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The Hacker Imagination: From Ancient Greece to Cupertino

Hacking is more than just about computers and coding. It’s a mentality, a way of thinking as old as invention itself. From Aristotle to Steve Jobs or even N.W.A., hacking can take many shapes and forms, but the mindset of those trailblazers is what drives evolution. Even as technology changes -- from the wheel, to the telescope, to the computer -- hackers push the envelope and test the limits of what’s possible. This is the kind of thinking that has fascinated Professor Douglas Thomas, and led him to develop the course Hacker Imagination at the USC Iovine and Young Academy.

“Creativity and innovation can be found in nearly every human enterprise,” says Douglas Thomas, professor of communication and co-author of the book A New Culture of Learning. “What this class attempts to do is look at a very particular kind of transformation at the intersection of hands-on, material engagement with the world and the human imagination.”

Hacker Imagination takes a zoomed-out view of hacking throughout history, focusing on four domains of creation: philosophical thought, music and sound, literature and news, invention and coding, as well as hacking as we might traditionally understand it. The course reading list contains icons of the humanities canon: Friedrich Nietzsche, Judith Butler, Shakespeare, and H.G. Wells. But if these "hackers" aren't the ones that typically come to mind, neither are the ones students identify after diving into the material, some of which include rap group NWA and Gordon Moore, engineer and co-founder of Intel.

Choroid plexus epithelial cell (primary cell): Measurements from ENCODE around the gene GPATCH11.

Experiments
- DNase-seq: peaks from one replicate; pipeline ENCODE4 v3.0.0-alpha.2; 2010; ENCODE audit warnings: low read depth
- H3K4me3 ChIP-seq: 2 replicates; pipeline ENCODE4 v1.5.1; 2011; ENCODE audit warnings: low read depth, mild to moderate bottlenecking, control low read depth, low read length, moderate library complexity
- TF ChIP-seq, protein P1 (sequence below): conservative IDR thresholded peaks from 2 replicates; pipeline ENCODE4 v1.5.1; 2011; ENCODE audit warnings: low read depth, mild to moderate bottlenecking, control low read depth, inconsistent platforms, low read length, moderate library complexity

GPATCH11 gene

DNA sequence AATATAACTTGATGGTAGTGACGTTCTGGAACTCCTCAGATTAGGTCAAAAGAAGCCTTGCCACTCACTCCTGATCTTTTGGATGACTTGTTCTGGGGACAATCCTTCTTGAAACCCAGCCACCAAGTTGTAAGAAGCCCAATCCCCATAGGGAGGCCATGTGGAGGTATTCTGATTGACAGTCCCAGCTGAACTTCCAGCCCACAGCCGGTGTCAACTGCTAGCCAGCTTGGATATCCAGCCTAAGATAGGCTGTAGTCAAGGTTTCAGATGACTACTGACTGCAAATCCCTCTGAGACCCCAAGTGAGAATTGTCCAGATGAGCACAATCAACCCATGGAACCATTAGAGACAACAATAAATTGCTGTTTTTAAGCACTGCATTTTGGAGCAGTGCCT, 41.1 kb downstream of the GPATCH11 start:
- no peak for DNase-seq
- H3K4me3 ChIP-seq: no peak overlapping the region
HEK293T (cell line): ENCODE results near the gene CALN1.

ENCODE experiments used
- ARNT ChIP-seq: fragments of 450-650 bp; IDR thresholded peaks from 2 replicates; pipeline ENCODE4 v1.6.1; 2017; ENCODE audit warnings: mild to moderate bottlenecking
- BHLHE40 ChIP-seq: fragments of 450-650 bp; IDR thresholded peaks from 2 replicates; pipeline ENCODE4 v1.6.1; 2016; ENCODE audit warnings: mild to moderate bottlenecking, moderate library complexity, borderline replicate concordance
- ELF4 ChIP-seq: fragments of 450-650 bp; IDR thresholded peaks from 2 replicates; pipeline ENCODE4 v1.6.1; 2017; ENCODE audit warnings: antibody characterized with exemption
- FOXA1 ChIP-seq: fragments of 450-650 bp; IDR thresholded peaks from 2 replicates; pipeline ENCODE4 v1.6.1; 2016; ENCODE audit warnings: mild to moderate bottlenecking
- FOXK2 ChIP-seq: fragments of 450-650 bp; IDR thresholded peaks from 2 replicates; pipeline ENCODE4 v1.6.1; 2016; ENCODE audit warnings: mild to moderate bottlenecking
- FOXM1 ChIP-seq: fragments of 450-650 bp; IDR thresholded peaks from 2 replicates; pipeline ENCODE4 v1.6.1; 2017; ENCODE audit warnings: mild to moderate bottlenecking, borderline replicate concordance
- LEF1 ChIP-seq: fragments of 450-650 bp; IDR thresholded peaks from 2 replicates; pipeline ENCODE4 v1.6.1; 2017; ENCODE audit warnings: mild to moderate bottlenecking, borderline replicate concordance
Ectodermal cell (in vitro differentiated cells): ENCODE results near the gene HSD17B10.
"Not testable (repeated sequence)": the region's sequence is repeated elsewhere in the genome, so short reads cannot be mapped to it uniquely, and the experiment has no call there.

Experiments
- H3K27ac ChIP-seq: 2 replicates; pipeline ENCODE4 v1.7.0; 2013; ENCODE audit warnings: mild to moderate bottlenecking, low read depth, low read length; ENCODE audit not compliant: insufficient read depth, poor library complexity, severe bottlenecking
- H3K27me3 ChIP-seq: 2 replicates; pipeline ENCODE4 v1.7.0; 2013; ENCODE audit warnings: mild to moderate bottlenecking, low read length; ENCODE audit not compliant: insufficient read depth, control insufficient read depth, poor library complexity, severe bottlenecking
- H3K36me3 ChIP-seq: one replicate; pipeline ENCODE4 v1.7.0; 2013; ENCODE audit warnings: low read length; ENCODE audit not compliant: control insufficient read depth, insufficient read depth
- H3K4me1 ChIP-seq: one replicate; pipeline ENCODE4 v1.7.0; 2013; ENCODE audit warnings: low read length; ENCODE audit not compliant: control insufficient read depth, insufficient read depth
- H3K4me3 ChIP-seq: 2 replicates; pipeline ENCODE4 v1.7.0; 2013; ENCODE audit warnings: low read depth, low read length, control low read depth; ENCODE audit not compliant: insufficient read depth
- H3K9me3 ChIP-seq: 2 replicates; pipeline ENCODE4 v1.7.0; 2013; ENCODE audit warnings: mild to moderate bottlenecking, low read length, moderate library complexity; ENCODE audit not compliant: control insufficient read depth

“Once students learn the hacker mindset, they see it everywhere,” says Thomas. Hackers aren’t just inventing code in Silicon Valley, they are launching companies and movements like Momofuku Ando, founder of Cup Noodles, or Norman Borlaug, father of the Green Revolution. As students explore these thinkers they discover what unites them: visions of new possibilities in the context of old ideas.

“One of my passions is finding ways to make things that students might consider dry or outdated relevant to their lives and their work,” says Thomas.

As the internet democratizes access to knowledge, tools and resources, innovation can potentially transform society overnight. But, with great power comes great responsibility.

“When we are dealing with disruption, we have to remember that it often comes with a cost,” says Thomas. By embedding these questions into the course material, Thomas actively encourages students to examine the moral and ethical questions embedded in transformation, change, and innovation.

“The thing I hope most of all is that students take away a new and broader way of seeing the world and the process of innovation and creation and that they can use what they have learned to think about the effects of their work beyond profit or even issues like sustainability,” says Thomas. “We really do delve into some pretty big ideas, which I hope create opportunities for reflection, growth and creativity.”